"The sun is perfect and you woke this morning. You have enough language in your mouth to be understood. You have a name, and someone wants to call it. Five fingers on your hand and someone wants to hold it. If we just start there, every beautiful thing that has and will ever exist is possible. If we start there, everything, for a moment, is right in the world.”
— Warsan Shire
Just before 2 pm EDT, the New York City Police Department called via Twitter for photos of citizens with its officers. Almost immediately the campaign #myNYPD seemed to backfire, as users flooded the hashtag with photos decrying alleged police brutality.
As the Syrian conflict’s three-year anniversary approaches, Amal Hanano, a Syrian activist based in the US, wanted to honor the memories of those killed. So the Aleppo-native started the 100,000 Names campaign. On March 14, Hanano will lead a 72-hour-long recitation on the White House lawn of 100,000 names of those killed in Syria. “We want the violence and bloodshed to end,” Hanano told BuzzFeed. “We want to go back to the roots of the revolution, which was freedom.” Hanano collected the names from the Violations Documentation Center in Syria, as well as Syrian activists and the British-based Syrian Observatory for Human Rights. In the 15 days leading up to the anniversary, she has also been tweeting portraits, drawn by journalist Molly Crabapple, of Syrians killed in the conflict. Here are the faces, names, and stories of 15 fallen Syrian citizens.
Mohamed Hamouda, a 7-year-old-boy, died from regime sniper during a protest on Apr. 22, 2011.
Hamza Al-Khatib, 13, was tortured and killed on May 25, 2011 in Daraa after being detained for one month by Syrian security forces. Hamza’s image became an icon of the Syrian revolution.
Hakam Drak Sibai, 26, was a Red Crescent medic. He was killed in his hometown of Homs in Sept. 2011, when bullets struck his ambulance while he was treating wounded protesters.
Rami al-Sayed was a 26-year-old citizen journalist and father of a baby girl. He was killed in Baba Amr on Feb. 21, 2012 when his car was hit by a bomb.
Fatima Meghlaj, 2, was decapitated by a bomb that fell on her house in Idleb in Sept. 2012.
Tamer Al-Awam, 34, was a well-known filmmaker, poet, and writer from Sweida. He was shot and killed by regime forces in Aleppo on Sept. 9, 2012 while filming a documentary on the Free Syrian Army.
Yousef Alakraa, age unknown, was a media activist, poet, and artist. He was killed by Syrian government shelling in Homs on Sept. 26, 2012.
Rua Ismael, 11, died from a terrorist bombing in the town of Salamiyeh on Jan. 25, 2013. After he death, Rua was nicknamed, “Syria’s Snow White” on Syrian social media.
Noura, 12, was killed by an air strike in the town of Kafranbel on Dec. 1, 2013.
Amina Othman was a second year literature student at the University of Aleppo. She was displaced three times during the conflict. Amina was killed in Aleppo in 2013, when her uncle’s home was shelled while she was inside.
Firas Al-Salem, age unknown, reportedly died from torture at a security center in Damascus run by the Assad regime. Firas, from the Yarmouk Camp in Damascus, was detained for a year before he died on March 1, 2014.
Firas Al-Salem, age unknown, died under torture at a security center in Damascus run by the Assad regime. Firas, from the Yarmouk Camp in Damascus, was detained for a year before he died on March 1, 2014.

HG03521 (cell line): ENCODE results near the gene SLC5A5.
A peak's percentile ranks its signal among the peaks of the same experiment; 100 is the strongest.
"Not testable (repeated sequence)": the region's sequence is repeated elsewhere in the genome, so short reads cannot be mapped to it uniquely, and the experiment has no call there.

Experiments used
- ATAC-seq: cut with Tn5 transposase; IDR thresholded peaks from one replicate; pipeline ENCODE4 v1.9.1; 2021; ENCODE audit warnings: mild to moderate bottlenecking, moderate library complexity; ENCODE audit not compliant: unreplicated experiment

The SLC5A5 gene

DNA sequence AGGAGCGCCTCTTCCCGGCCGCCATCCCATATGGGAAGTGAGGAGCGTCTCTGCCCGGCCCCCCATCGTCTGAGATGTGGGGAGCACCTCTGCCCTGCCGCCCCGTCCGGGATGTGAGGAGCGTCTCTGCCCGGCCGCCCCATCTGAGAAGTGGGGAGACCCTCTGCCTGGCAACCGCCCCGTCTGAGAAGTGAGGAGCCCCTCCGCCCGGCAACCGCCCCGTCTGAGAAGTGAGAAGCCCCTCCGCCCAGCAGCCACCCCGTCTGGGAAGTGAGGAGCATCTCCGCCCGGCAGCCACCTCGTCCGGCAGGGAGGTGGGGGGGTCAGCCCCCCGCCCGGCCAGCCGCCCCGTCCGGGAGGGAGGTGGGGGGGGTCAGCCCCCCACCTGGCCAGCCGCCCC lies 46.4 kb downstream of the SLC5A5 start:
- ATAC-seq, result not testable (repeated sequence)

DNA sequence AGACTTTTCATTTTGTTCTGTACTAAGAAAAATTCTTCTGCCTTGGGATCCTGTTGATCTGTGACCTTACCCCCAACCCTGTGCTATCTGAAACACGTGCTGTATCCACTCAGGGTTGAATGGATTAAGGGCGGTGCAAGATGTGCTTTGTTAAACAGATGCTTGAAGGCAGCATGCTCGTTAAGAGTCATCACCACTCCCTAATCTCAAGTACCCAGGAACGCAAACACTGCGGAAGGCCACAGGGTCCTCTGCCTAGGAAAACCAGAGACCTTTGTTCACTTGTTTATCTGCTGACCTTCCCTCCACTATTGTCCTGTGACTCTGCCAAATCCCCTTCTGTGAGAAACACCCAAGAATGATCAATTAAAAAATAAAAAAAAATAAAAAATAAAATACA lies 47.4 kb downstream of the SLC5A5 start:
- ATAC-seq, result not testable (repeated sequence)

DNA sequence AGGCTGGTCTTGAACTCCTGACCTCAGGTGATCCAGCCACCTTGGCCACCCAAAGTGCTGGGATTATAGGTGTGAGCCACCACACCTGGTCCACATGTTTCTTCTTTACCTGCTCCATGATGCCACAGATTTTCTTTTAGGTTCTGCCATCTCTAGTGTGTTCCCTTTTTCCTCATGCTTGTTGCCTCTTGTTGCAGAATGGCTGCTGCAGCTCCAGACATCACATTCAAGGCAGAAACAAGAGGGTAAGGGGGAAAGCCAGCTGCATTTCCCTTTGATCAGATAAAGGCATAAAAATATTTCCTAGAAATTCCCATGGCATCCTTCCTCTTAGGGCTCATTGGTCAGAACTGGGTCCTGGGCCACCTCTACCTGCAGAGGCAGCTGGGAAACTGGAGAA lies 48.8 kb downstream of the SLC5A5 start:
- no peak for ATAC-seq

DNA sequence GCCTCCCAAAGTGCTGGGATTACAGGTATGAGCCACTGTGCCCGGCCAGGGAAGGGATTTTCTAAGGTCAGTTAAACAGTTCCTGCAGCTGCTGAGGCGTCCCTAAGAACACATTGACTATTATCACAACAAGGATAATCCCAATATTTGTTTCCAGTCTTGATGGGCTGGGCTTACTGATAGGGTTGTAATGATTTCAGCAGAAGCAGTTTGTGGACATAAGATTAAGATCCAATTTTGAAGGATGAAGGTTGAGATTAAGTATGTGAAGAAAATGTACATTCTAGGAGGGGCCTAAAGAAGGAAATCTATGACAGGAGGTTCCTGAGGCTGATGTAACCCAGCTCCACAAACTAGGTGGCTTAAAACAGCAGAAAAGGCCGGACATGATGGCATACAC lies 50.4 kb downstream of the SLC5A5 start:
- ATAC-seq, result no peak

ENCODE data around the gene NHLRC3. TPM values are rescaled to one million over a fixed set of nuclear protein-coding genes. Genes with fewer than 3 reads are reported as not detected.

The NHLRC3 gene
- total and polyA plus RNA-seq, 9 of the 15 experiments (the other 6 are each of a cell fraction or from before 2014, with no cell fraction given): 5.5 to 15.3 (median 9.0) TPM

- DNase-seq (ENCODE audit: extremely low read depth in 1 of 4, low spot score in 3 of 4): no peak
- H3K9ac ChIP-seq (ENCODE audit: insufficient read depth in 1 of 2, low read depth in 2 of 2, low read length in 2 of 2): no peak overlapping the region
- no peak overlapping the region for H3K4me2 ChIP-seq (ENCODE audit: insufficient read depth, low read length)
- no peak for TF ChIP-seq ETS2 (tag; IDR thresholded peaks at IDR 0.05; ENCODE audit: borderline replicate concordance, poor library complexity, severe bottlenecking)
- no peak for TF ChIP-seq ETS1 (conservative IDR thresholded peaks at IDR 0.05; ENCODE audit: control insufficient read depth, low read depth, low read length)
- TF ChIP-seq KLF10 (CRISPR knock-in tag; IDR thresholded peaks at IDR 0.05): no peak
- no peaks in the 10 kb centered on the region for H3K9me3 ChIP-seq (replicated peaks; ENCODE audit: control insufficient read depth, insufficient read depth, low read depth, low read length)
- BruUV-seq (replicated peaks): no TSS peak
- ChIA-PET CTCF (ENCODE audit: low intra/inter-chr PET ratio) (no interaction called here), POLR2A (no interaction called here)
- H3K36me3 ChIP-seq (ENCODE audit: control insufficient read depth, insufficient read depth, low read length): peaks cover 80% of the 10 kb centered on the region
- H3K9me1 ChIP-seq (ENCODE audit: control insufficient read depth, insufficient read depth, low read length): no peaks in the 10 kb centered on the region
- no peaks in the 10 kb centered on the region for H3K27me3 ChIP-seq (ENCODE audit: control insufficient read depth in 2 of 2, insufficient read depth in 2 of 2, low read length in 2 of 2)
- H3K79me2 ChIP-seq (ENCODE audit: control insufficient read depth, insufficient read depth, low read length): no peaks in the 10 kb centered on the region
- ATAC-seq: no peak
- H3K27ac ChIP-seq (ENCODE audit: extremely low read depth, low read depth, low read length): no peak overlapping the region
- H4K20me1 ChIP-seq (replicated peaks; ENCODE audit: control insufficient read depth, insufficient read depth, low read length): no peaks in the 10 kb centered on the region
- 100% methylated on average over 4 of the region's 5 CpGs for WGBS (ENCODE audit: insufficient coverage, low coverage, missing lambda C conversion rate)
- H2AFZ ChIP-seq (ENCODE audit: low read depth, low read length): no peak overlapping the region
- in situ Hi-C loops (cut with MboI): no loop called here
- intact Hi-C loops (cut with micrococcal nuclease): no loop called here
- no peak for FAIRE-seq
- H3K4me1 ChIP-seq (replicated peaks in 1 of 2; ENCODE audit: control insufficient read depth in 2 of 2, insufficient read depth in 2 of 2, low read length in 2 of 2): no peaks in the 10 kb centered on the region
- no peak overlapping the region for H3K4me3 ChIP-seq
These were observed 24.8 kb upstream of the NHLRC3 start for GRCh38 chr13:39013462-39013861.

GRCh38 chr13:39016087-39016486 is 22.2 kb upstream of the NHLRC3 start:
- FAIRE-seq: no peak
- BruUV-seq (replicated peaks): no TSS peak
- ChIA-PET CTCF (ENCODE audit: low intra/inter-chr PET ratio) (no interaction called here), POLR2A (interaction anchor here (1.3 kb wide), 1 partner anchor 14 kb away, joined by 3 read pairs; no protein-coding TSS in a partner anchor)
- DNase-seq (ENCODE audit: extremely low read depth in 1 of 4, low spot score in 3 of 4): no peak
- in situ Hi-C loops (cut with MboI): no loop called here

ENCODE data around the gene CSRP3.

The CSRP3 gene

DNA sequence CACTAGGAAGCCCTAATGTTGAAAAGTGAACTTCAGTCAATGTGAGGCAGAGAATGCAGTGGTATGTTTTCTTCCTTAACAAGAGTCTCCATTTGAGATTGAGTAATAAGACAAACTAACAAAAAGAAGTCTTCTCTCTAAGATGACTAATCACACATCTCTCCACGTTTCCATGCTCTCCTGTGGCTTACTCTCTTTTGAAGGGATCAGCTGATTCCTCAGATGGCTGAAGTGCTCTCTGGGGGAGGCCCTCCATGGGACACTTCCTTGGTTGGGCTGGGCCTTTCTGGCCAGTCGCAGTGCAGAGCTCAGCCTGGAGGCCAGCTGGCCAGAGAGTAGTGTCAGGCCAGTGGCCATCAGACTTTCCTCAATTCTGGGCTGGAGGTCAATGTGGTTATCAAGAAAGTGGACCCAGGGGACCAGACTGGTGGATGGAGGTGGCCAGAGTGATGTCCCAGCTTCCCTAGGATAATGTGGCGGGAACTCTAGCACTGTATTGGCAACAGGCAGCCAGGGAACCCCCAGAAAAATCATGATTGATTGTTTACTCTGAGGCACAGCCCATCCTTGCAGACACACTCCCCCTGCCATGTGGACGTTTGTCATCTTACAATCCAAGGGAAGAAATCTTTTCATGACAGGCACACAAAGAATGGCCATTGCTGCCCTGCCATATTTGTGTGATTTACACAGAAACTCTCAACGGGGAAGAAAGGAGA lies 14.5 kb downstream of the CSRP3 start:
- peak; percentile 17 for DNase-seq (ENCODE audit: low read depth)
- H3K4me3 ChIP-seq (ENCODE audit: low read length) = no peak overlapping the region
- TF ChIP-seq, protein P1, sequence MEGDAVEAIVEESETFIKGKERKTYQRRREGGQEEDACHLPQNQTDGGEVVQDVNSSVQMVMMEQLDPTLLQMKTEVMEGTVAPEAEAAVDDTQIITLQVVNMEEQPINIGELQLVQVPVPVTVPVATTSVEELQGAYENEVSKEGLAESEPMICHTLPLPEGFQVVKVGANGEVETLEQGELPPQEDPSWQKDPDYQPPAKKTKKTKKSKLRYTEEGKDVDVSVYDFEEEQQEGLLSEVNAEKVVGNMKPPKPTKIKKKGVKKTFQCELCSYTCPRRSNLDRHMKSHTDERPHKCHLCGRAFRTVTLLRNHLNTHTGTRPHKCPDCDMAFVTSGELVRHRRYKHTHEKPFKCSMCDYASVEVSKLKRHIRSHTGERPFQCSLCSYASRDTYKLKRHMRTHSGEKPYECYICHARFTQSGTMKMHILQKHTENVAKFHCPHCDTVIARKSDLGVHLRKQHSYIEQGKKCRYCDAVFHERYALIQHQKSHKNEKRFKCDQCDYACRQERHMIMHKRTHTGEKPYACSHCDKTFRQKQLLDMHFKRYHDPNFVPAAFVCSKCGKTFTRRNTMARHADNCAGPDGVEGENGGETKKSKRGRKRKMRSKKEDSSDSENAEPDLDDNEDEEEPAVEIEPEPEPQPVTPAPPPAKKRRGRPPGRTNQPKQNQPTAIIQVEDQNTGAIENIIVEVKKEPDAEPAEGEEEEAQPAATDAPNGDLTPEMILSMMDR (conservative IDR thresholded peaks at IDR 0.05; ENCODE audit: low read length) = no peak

Batoul was 12 when she was killed in a car bombing in Kafat village on Jan. 9, 2014.
Wissam Sara, 27, was a peace activist, father of two, and son of political opposition leader, Fayez Sara. Wissam died under torture in the Syrian government’s Military Security Branch in Damascus in Feb. 2014.
Ghiath Matar, 25, was a peace activist, tailor, and father-to-be. He was killed in Daraya under torture, by Syrian security forces. Ghiath was famous for handing flowers and water bottles to regime forces at protests. His nickname was “Little Gandhi.”
Dr Mohamad Abyad, 28, was a orthopedic surgeon. He worked for Doctors Without Borders in Aleppo, until he was killed under torture by an extremist group.
A few light taps upon the pane made him turn to the window. It had begun to snow again. He watched sleepily the flakes, silver and dark, falling obliquely against the lamplight. The time had come for him to set out on his journey westward. Yes, the newspapers were right: snow was general all over Ireland. It was falling on every part of the dark central plain, on the treeless hills, falling softly upon the Bog of Allen and, farther westward, softly falling into the dark mutinous Shannon waves. It was falling, too, upon every part of the lonely churchyard on the hill where Michael Furey lay buried. It lay thickly drifted on the crooked crosses and headstones, on the spears of the little gate, on the barren thorns. His soul swooned slowly as he heard the snow falling faintly through the universe and faintly falling, like the descent of their last end, upon all the living and the dead.James Joyce, “The Dead” from Dubliners (via 57thstreetbooks)
People always ask me: “are you the same as Blanche Devereaux?”, and I always say: “please, just look at the facts”
- Rue McClanahan
Still Life with Bull’s Skull, 1939 ~ Pablo Picasso
New Order // Bizarre Love Triangle
Photo courtesy ONE National Gay & Lesbian Archives Photograph Collection.
Photography Justin Borbely at The Book Agency
Hair Stylist and Colourist Lok Lau at CLMusing Bumble & bumble
Stylist Mark McMahon
Make Up Emma Broom using MAC Cosmetics
Models Glen, Joshua and James P at FM, Kazunori, Caleb, Gabriel and Kyle at D1.